President Obama will use his legal authority Thursday to create the world’s largest fully protected marine reserve in the central Pacific Ocean, demonstrating his increased willingness to advance a conservation agenda without the need for congressional approval.
By broadening the existing Pacific Remote Islands National Marine Monument from almost 87,000 square miles to more than 490,000 square miles, Obama has protected more acres of federal land and sea by executive power than any other president in at least 50 years and makes the area off-limits to commercial fishing.
The proclamation will mean added protections for deep-sea coral reefs and other marine ecosystems that administration officials believe are among “the most vulnerable” to the negative impacts of climate change.
While the new designation is a scaled-back version of an even more ambitious plan the administration had floated in June, it marks the 12th time Obama will have exercised his power under the 1906 Antiquities Act to protect environmental assets. The decision to continue to allow fishing around roughly half the area’s islands and atolls aims to limit any economic impact on the U.S. fishing interests.
The unilateral move comes as the administration has found it nearly impossible to achieve many of its other domestic priorities. Consumed by foreign crises and blocked legislatively at home by congressional Republicans, the president and his aides have worked methodically to pursue their environmental objectives through executive action.
Even as it uses its authority to expand a monument first established by George W. Bush in 2009, the White House is preparing to act under the same law to designate national monuments in Chicago’s historic Pullman district and the San Gabriel mountain range northeast of Los Angeles.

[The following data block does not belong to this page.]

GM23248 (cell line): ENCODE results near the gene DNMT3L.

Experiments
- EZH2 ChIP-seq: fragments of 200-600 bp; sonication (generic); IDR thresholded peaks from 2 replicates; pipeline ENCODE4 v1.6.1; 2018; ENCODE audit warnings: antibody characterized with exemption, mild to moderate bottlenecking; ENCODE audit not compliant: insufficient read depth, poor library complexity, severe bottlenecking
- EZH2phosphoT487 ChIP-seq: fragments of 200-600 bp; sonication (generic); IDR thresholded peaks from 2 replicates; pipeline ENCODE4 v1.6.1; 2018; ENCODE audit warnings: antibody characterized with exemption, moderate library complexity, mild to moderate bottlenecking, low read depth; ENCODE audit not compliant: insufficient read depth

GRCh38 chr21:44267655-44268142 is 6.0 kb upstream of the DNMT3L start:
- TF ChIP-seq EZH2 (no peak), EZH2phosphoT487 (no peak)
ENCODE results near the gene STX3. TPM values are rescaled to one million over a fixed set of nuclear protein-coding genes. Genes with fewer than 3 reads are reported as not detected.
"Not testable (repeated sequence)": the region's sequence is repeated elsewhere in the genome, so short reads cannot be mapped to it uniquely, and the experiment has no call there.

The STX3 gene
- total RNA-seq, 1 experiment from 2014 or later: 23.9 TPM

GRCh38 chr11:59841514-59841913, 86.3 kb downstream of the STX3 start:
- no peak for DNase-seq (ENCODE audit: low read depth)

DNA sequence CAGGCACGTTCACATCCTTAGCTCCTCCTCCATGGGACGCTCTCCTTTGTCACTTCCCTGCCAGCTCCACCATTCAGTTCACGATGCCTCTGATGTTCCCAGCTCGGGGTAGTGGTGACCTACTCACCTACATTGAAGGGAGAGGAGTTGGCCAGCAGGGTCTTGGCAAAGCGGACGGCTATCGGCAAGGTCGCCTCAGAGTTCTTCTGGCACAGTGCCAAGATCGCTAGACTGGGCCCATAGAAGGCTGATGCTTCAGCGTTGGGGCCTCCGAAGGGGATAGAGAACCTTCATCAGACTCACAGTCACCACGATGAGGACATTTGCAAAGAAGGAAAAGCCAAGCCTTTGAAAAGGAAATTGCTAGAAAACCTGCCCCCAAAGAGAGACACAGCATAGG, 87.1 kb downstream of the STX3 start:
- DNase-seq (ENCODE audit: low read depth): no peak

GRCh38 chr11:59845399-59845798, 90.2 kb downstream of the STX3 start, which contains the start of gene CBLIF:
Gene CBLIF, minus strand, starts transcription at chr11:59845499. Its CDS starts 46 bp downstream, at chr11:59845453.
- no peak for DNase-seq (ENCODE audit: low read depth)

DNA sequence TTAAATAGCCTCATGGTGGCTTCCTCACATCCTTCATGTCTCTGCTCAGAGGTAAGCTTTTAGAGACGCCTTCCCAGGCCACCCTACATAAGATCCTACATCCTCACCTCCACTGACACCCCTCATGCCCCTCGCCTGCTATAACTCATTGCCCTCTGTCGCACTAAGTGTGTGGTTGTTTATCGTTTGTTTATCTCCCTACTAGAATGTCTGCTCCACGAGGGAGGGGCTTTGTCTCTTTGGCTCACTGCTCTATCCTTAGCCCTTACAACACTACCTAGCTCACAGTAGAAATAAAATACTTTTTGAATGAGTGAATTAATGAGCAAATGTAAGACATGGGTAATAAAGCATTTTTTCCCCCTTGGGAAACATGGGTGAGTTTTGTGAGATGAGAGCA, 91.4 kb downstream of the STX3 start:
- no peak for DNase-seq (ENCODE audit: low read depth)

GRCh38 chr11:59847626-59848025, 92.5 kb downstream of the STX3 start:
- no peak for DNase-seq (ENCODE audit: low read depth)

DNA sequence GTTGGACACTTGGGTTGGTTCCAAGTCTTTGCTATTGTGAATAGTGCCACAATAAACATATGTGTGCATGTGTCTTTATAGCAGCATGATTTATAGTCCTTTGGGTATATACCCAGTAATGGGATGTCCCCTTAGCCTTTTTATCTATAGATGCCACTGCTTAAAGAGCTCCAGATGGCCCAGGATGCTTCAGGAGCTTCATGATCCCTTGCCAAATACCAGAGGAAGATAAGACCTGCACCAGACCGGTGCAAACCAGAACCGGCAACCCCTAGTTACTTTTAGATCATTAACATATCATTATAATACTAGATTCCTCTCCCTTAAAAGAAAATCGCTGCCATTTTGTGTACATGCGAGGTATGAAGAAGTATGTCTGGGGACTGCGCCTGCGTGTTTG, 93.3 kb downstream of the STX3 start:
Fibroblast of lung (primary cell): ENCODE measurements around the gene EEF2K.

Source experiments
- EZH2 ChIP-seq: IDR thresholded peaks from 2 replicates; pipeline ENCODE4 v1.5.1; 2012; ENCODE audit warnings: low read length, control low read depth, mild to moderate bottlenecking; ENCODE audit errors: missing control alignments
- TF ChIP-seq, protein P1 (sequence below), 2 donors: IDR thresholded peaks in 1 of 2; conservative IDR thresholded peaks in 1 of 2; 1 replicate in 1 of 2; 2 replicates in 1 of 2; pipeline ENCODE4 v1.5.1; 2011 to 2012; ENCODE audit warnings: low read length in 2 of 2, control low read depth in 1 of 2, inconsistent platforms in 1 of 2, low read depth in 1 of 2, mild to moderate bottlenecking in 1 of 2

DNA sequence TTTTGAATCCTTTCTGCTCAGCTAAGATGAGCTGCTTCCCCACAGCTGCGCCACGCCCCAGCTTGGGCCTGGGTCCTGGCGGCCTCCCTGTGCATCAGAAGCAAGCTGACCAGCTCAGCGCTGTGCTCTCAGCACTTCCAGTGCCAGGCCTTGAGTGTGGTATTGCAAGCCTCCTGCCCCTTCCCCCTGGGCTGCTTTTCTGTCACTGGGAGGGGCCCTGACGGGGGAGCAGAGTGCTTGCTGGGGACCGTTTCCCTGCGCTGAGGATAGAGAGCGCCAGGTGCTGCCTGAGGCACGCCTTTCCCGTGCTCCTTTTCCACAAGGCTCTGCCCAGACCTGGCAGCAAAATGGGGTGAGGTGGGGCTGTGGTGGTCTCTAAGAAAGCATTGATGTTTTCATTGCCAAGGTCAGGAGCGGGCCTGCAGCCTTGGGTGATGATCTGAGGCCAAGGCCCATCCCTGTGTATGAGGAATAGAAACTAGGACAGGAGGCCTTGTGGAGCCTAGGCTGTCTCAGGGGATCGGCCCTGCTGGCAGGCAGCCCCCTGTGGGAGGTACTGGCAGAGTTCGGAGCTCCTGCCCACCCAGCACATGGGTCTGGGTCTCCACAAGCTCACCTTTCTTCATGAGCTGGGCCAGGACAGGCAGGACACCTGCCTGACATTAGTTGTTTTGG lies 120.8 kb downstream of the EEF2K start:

“I hope we’re at a tipping point,” said Kristen Brengel, senior director of policy for the National Parks Conservation Association, noting that many of the bills aimed at creating parks and wilderness areas are stalled on Capitol Hill. “It’s every community’s right to go to the president and say, ‘We just can’t get this passed by Congress, can you step in and help us there?’ ”
Under the new designation, the administration will expand the fully protected areas from 50 miles offshore from three remote areas — Johnston Atoll, Wake Atoll and Jarvis Island — to 200 miles, the maximum area within the United States’ exclusive economic zone. The existing, 50-mile safeguards around Kingman Reef and Palmyra Atoll, as well as Howland and Baker islands, which are also part of the existing monuments, will not change.
Obama has protected 297 million acres of federal lands and waters through executive action, surpassing George W. Bush, who safeguarded 211 million acres.
While the islands in question are uninhabited, U.S. tuna operators and some officials in Hawaii and American Samoa have opposed the expansion on the grounds that it could make it more difficult to catch tuna and other species at certain times of year. Fish caught in the area around all seven atolls and islands account for up to 4 percent of the annual U.S. tuna catch in the western and central Pacific, according to the Pew Charitable Trusts.
Full article: Obama to create world’s largest protected marine reserve in Pacific Ocean (The Washington Post)